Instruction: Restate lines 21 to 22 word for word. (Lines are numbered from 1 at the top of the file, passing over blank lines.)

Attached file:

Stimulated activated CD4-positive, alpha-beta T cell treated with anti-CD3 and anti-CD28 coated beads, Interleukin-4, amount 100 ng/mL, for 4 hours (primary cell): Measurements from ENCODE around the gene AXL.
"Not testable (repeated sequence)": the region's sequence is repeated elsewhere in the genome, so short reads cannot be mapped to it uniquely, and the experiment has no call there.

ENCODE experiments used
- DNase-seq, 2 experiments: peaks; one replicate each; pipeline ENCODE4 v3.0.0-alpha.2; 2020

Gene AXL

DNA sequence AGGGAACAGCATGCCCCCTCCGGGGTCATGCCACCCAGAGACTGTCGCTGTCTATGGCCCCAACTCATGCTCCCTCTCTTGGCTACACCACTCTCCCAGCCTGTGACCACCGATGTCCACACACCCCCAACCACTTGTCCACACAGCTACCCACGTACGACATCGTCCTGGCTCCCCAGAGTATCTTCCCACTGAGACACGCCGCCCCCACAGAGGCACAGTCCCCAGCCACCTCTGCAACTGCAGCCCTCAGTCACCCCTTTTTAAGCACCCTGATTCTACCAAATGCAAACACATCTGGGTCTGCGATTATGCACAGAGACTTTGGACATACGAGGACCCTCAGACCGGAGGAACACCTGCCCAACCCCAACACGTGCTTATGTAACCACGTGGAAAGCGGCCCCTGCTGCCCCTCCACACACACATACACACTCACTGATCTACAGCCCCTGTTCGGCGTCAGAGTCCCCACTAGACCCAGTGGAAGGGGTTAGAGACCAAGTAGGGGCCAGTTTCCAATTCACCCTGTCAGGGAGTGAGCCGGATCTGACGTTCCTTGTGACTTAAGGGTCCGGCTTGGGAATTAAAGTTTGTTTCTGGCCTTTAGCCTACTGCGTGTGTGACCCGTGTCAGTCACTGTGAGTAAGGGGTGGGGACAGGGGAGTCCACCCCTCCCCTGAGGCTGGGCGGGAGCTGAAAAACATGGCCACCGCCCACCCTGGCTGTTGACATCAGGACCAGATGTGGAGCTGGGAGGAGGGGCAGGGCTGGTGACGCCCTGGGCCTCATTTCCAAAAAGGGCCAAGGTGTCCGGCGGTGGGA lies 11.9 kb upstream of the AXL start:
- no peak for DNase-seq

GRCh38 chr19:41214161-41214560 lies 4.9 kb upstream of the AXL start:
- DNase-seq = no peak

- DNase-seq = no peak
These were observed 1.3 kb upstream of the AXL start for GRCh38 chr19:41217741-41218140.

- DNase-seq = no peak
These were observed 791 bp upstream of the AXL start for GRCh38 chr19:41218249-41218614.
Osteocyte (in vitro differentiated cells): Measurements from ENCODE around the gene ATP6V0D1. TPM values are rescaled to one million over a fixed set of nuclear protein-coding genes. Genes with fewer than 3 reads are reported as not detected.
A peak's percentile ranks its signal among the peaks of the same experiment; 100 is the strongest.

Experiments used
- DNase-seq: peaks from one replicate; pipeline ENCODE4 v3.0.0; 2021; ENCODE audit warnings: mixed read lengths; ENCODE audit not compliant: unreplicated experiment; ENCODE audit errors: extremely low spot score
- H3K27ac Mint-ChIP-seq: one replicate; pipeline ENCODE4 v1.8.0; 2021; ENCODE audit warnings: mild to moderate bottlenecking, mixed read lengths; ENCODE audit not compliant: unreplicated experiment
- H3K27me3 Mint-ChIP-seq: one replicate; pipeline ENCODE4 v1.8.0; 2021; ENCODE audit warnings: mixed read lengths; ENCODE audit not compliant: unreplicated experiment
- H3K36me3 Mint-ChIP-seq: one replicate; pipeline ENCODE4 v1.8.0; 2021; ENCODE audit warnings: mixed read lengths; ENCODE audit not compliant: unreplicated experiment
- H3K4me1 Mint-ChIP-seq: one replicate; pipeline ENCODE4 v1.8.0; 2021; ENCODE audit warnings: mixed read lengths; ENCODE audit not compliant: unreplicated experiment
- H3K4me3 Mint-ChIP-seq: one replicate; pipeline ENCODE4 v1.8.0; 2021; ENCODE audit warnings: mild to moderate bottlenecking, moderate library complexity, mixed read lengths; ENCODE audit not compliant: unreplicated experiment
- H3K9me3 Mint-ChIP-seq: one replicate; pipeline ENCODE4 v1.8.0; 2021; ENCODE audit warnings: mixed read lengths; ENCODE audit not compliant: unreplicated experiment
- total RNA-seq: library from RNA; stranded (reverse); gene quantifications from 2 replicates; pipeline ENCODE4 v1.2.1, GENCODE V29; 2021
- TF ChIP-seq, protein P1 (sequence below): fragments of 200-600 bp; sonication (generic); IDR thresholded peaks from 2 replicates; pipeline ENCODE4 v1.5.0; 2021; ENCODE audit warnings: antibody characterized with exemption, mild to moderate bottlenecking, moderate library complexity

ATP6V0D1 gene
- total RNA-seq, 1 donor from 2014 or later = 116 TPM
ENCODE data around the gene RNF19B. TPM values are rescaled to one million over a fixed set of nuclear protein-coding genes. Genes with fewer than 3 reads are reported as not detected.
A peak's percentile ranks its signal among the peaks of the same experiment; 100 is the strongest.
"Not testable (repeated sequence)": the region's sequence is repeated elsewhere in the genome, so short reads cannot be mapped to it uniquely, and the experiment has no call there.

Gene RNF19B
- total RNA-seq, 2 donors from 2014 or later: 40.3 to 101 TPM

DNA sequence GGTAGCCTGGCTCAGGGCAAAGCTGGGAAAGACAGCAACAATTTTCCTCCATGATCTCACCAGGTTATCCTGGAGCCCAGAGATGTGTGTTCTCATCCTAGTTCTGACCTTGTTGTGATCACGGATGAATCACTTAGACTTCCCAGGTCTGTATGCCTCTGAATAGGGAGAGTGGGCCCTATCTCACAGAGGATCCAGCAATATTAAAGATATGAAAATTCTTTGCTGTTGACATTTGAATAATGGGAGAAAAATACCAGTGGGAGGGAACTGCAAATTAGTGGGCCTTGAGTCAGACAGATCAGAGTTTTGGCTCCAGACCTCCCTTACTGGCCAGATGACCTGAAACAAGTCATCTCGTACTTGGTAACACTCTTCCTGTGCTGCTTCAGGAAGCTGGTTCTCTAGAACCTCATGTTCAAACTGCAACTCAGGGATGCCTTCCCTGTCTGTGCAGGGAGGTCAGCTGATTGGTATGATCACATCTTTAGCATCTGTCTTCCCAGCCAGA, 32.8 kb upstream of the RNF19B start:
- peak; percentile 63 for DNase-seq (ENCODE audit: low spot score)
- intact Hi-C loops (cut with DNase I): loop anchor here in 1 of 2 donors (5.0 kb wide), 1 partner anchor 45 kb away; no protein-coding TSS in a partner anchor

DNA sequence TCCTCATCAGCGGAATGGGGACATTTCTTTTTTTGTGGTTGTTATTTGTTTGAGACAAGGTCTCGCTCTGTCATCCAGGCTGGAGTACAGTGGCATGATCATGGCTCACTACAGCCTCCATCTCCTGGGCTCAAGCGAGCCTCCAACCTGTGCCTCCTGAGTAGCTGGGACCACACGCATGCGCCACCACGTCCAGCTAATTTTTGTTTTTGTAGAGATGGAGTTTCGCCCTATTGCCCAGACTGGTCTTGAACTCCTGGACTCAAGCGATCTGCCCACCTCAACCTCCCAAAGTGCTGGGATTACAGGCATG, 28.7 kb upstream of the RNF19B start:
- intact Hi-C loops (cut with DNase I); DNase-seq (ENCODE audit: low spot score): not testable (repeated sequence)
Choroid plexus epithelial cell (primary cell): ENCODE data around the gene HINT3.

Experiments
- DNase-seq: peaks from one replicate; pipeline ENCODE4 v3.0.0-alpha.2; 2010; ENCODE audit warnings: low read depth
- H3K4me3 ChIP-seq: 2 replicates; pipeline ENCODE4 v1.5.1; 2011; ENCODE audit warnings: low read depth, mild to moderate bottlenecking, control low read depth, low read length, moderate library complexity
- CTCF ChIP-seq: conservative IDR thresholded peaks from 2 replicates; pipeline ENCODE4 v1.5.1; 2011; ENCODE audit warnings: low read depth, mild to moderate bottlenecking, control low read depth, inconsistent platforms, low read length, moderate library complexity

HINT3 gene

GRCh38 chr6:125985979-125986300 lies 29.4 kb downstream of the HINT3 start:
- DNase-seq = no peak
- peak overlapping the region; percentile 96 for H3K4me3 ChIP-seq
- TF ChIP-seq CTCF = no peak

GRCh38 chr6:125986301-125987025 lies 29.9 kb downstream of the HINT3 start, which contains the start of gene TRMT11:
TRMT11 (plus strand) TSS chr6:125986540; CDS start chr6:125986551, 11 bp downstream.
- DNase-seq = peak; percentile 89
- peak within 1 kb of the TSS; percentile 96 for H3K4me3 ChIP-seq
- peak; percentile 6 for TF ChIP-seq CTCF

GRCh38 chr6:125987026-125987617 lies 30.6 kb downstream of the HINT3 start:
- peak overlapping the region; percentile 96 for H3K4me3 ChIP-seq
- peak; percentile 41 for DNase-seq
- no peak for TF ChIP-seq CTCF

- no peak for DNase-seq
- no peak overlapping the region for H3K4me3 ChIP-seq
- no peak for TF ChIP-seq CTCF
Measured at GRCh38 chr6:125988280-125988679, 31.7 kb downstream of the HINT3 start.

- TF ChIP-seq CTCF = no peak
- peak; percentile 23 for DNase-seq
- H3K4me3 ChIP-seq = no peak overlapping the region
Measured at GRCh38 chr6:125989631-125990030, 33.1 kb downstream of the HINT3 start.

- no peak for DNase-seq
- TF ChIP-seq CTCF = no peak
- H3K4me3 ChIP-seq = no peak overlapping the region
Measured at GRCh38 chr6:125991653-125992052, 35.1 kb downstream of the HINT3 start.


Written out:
- H3K4me1 Mint-ChIP-seq: one replicate; pipeline ENCODE4 v1.8.0; 2021; ENCODE audit warnings: mixed read lengths; ENCODE audit not compliant: unreplicated experiment
- H3K4me3 Mint-ChIP-seq: one replicate; pipeline ENCODE4 v1.8.0; 2021; ENCODE audit warnings: mild to moderate bottlenecking, moderate library complexity, mixed read lengths; ENCODE audit not compliant: unreplicated experiment